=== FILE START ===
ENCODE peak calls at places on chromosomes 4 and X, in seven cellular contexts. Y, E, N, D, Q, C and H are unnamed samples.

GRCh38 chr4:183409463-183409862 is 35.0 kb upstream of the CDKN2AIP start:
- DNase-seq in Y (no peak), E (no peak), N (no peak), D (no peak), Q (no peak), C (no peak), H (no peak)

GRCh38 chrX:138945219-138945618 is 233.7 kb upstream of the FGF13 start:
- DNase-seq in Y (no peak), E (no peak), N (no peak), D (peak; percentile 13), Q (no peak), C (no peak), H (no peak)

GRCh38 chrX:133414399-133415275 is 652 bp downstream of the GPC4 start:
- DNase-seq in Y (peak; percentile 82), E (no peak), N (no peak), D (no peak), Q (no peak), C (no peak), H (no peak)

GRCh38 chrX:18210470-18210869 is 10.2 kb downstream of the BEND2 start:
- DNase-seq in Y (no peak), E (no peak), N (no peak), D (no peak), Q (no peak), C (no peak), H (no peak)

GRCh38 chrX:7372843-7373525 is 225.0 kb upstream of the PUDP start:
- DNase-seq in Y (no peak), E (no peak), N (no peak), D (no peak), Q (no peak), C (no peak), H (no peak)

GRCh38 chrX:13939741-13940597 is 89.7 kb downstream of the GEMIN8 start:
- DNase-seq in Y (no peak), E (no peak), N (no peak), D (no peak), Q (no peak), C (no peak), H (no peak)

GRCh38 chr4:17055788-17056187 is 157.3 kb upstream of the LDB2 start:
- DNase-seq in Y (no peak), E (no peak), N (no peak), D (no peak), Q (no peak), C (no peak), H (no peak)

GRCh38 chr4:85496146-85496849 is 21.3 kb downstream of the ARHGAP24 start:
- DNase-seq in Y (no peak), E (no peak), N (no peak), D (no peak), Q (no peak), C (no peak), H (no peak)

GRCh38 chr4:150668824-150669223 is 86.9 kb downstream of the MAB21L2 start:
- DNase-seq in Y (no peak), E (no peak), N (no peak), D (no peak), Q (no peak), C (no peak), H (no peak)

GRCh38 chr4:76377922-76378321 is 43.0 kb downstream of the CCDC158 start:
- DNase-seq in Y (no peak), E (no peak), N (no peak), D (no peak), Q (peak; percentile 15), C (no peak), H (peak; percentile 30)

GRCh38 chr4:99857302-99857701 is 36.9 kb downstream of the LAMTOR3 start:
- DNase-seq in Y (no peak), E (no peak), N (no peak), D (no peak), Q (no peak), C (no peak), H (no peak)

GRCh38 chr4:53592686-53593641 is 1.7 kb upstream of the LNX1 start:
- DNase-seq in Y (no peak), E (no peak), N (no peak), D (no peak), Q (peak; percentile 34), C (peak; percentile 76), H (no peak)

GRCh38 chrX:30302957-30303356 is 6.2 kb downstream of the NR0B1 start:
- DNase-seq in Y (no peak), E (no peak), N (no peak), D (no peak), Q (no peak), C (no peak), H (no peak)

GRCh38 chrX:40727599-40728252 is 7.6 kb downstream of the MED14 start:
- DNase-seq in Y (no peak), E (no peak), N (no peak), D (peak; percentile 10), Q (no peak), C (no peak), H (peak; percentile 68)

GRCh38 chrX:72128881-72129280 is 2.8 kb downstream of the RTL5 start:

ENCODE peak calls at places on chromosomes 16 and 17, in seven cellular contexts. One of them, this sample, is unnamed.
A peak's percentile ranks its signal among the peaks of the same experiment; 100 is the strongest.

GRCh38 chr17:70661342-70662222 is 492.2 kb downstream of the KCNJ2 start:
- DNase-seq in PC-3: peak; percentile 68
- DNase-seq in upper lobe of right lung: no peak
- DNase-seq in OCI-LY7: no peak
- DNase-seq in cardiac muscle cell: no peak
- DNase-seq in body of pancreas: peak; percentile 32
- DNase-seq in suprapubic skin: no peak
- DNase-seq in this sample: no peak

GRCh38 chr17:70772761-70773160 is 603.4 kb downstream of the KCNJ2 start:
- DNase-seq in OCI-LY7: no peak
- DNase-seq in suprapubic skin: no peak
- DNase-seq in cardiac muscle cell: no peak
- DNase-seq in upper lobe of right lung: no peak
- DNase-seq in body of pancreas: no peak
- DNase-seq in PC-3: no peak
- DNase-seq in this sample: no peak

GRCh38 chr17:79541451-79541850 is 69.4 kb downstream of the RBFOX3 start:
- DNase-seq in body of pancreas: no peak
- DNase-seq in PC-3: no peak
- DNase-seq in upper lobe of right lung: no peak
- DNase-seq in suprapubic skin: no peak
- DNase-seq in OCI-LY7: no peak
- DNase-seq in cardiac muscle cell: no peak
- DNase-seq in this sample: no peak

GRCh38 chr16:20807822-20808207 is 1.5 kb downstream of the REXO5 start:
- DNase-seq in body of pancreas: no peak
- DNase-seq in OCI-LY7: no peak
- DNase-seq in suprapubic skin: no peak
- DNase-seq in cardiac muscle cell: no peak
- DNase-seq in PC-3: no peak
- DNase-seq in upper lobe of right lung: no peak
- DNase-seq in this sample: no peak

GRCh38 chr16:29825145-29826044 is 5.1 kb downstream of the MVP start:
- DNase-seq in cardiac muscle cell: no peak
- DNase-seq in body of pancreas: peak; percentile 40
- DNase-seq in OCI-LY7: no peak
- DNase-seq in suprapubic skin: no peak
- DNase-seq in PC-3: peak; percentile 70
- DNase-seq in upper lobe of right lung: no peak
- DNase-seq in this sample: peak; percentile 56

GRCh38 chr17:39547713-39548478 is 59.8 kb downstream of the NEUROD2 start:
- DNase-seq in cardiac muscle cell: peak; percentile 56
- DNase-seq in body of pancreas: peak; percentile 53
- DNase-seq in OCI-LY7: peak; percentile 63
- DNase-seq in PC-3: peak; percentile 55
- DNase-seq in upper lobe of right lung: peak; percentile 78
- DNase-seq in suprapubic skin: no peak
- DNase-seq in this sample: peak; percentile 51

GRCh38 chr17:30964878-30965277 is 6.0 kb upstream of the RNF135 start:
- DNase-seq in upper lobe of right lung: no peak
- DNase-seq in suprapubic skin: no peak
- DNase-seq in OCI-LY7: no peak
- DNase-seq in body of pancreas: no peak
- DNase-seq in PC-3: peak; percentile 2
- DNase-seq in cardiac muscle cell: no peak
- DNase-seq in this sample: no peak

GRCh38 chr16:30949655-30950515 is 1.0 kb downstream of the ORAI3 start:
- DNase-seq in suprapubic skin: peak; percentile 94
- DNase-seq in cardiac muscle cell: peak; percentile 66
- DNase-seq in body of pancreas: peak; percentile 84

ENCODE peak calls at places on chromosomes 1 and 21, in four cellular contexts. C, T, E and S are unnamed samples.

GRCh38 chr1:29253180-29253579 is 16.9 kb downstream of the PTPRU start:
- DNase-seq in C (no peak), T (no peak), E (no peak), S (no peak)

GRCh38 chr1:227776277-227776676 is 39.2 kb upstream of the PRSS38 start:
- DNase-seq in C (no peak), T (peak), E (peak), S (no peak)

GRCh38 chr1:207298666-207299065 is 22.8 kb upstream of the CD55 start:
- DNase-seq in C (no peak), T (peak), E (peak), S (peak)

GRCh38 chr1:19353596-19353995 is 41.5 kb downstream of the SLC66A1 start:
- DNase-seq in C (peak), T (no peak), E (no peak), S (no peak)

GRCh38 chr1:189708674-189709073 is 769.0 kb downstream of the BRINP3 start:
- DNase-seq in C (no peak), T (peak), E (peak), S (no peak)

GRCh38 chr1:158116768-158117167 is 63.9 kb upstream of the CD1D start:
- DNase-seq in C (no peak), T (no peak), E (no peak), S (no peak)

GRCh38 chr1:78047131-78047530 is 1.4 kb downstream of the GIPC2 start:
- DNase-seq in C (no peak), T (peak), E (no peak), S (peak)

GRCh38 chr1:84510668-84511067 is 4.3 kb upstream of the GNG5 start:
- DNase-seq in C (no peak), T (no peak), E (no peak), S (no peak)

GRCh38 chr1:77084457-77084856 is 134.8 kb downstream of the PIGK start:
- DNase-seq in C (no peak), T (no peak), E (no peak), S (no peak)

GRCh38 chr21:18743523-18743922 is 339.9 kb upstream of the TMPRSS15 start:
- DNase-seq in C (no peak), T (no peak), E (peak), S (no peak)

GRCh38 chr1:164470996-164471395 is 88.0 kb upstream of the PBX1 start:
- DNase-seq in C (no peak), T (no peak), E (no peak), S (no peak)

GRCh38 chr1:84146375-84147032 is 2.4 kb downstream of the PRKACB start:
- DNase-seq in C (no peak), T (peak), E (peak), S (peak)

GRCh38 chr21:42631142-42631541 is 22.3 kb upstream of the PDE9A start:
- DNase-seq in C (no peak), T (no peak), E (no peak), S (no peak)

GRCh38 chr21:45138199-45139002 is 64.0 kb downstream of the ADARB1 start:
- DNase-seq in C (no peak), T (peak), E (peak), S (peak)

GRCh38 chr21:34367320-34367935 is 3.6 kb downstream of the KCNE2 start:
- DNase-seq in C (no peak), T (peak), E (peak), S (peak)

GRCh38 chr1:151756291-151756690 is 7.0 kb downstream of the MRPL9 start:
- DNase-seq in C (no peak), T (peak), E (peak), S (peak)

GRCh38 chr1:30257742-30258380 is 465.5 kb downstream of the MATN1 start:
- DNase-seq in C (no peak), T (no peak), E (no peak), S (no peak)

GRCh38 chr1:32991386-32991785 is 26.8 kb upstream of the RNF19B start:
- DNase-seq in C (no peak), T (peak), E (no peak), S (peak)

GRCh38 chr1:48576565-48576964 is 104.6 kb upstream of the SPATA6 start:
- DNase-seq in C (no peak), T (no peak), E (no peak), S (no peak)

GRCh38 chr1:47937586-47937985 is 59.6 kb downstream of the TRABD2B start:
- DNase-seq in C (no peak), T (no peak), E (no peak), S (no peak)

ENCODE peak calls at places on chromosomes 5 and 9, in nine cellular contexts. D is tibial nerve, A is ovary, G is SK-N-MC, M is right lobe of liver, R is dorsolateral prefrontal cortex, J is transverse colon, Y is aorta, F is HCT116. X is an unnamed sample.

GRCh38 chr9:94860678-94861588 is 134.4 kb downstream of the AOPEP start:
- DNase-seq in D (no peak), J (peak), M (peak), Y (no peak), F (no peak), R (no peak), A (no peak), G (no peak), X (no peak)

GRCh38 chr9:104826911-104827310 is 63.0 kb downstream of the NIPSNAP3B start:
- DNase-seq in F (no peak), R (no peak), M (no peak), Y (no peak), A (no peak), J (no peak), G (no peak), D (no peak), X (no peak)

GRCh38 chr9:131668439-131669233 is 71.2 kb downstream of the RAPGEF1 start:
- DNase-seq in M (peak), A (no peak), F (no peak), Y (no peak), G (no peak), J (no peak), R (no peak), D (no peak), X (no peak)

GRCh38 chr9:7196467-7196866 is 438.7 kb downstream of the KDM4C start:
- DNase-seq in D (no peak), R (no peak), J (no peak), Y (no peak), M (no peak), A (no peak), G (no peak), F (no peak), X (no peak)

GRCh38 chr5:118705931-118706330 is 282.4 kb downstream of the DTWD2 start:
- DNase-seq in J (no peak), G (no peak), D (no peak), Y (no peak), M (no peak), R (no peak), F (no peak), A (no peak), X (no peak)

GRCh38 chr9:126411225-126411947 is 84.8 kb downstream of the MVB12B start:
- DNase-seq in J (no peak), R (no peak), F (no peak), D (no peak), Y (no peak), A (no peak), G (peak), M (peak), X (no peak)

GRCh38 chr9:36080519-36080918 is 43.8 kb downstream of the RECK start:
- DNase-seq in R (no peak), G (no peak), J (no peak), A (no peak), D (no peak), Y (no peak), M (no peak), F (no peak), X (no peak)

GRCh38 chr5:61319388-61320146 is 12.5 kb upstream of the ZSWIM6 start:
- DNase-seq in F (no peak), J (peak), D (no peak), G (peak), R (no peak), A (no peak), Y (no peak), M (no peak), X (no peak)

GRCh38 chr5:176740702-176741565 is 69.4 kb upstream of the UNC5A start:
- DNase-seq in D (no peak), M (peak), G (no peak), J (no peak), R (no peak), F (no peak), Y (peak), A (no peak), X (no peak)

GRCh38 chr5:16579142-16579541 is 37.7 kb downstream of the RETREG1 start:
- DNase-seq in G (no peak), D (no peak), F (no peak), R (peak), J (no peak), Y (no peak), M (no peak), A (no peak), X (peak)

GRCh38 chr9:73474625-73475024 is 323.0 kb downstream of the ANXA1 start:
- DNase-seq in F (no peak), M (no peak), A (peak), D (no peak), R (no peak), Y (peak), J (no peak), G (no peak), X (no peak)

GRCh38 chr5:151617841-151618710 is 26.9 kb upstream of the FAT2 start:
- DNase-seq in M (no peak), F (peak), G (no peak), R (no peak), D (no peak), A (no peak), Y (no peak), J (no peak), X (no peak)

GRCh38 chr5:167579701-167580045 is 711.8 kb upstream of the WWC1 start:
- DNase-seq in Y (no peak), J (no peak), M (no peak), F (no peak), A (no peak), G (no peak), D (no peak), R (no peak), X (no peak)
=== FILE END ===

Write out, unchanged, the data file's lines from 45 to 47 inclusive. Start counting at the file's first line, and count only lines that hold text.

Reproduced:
- DNase-seq in upper lobe of right lung: no peak
- DNase-seq in body of pancreas: no peak
- DNase-seq in PC-3: no peak